Nam said despite the recommendations, there is no clear answer on how beneficial PSA testing is. The panel based its decisions on a systematic review of studies done by the Agency for Healthcare Research and Quality (AHRQ). The USPSTF also used AHRQ data, but according to Nam, the data were a bit older and a couple of the studies were not very reliable.
Several doctors told ABC News they approach screening with their patients in a way that is more consistent with ASCO's recommendations.
"It's a much more reasonable and balanced approach than the USPSTF," said Dr. Peter Scardino, chief of surgery at Memorial Sloan-Kettering Cancer Center in New York. "The idea that we stop recommending PSA screening altogether is not tenable."
Scardino said some strong studies have found PSA testing led to a reduction in cancer-specific and overall mortality. Other studies, however, have found PSA testing to have no effect on the number of deaths.
"I now explain to my male patients that we do not think in general that prostate screening will reduce the risk of death from prostate cancer in general," said Dr. John Messmer of the Penn State Hershey Medical Group in Palmyra, Penn. "But if the man is willing to accept that he might find he has an elevated PSA, and a biopsy shows cancer, it is not a straight line to surgery or radiation." Messmer said he discourages routine screening unless there are other risk factors for prostate cancer or patients are willing to accept the risks of testing.
Dr. Gerald Andriole, chief of urologic surgery at Washington University School of Medicine in St. Louis, said after discussing the risks and benefits of screening with his patients, many of them still opt for testing.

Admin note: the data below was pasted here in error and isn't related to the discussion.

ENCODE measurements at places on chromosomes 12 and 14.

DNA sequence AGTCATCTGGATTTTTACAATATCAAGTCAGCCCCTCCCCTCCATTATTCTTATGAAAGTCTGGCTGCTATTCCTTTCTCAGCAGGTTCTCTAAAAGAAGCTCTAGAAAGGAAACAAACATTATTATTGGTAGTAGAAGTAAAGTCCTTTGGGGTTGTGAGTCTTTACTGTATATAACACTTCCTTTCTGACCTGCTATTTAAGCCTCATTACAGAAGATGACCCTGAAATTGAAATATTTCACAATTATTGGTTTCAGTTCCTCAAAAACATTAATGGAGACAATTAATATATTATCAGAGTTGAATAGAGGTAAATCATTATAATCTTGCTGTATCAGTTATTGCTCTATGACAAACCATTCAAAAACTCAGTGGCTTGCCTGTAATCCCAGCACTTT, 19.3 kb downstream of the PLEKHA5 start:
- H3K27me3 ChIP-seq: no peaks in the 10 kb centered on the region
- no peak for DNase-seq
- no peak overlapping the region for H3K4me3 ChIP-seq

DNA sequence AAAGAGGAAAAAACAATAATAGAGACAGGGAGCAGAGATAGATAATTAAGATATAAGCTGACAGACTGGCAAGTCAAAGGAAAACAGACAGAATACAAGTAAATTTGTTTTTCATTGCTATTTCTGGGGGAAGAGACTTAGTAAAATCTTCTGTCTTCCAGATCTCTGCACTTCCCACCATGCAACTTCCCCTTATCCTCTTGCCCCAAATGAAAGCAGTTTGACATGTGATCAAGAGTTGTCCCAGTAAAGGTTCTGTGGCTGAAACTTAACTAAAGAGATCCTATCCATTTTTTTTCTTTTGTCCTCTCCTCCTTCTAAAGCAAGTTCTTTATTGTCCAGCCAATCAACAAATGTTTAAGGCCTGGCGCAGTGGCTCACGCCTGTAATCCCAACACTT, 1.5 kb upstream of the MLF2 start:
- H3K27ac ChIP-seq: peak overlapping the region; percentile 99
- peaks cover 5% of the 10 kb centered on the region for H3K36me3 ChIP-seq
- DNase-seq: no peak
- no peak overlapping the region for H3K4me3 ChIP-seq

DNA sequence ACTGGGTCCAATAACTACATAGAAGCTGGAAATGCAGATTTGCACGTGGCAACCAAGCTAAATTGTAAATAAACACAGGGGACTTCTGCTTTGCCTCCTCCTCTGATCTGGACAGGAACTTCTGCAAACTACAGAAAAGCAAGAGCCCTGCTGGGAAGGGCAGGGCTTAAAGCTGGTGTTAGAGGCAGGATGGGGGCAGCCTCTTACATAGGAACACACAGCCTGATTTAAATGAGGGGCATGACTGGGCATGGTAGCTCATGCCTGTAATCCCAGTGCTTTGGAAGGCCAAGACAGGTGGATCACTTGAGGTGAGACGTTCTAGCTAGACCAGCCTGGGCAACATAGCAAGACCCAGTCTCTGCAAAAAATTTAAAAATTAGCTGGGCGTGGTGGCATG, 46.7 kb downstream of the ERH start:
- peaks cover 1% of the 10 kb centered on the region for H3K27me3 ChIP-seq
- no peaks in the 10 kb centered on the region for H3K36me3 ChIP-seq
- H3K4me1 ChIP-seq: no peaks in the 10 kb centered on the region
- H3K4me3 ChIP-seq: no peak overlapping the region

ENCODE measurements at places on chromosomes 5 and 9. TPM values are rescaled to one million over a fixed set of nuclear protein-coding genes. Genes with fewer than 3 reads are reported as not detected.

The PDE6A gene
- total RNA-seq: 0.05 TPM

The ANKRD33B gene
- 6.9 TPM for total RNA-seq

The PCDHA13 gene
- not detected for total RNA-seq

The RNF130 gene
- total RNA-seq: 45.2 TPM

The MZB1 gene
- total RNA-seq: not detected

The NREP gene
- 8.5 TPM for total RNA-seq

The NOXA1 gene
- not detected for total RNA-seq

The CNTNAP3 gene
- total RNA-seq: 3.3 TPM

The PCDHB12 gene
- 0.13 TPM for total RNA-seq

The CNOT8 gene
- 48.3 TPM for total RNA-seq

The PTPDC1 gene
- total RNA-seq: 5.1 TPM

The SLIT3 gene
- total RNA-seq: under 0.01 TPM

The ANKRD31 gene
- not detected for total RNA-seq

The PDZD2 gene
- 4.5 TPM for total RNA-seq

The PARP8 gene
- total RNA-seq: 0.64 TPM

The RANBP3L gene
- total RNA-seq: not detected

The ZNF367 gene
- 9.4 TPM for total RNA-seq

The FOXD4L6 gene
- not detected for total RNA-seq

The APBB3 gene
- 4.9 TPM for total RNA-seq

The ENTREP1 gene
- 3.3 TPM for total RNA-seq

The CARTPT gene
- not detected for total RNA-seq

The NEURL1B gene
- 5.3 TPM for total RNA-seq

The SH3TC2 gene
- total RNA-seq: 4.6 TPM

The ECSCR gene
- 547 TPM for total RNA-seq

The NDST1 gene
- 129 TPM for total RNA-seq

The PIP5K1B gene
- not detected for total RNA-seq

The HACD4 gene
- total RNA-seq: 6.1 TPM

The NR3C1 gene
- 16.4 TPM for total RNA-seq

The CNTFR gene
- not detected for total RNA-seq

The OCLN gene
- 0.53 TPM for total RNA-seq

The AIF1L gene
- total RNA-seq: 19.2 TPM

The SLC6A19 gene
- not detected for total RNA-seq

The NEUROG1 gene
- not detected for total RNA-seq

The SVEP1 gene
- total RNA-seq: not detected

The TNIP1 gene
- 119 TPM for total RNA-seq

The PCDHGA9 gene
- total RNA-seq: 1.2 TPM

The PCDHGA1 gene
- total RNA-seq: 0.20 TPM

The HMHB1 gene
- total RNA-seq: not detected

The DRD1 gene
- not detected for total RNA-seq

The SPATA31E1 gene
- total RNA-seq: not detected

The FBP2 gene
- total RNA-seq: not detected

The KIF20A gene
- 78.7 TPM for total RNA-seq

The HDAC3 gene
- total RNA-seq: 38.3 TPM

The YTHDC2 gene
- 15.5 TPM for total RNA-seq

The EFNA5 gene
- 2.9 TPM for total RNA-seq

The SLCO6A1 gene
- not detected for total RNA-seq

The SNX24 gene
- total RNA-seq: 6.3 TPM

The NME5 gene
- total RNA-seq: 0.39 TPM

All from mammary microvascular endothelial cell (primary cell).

"They are worried about having prostate cancer and generally would prefer to have the test, knowing it is imperfect, than not getting tested at all. At least it gives them some information on which to make health decisions," he said.
"I understand about the reasons the USPSTF was concerned -- they were disturbed by the false positive results and overdiagnosis and overtreatment," said Scardino. "It's very important for people to know that many low-risk prostate cancers do not need to be treated. They can be monitored with little risk. Prostate cancer is not uniformly lethal."
An approach known as active surveillance involves monitoring low-risk cancers, but not treating them.
"Data to date suggest that with this approach we can identify the more aggressive, large cancers and still successfully treat them," said Andriole. "Active surveillance is apt to be better than early treatment with surgery or radiation therapy for many men with low-risk cancers and should lessen overtreatment."
Experts also agree that the development of better testing could someday provide a more definitive answer to questions about whether to perform routine screening.
Messmer explained there needs to be a better way to determine who needs treatment.
"We need genetic analysis of diagnosed prostate cancers to determine which ones will be fast growing and spread and which will not," he said.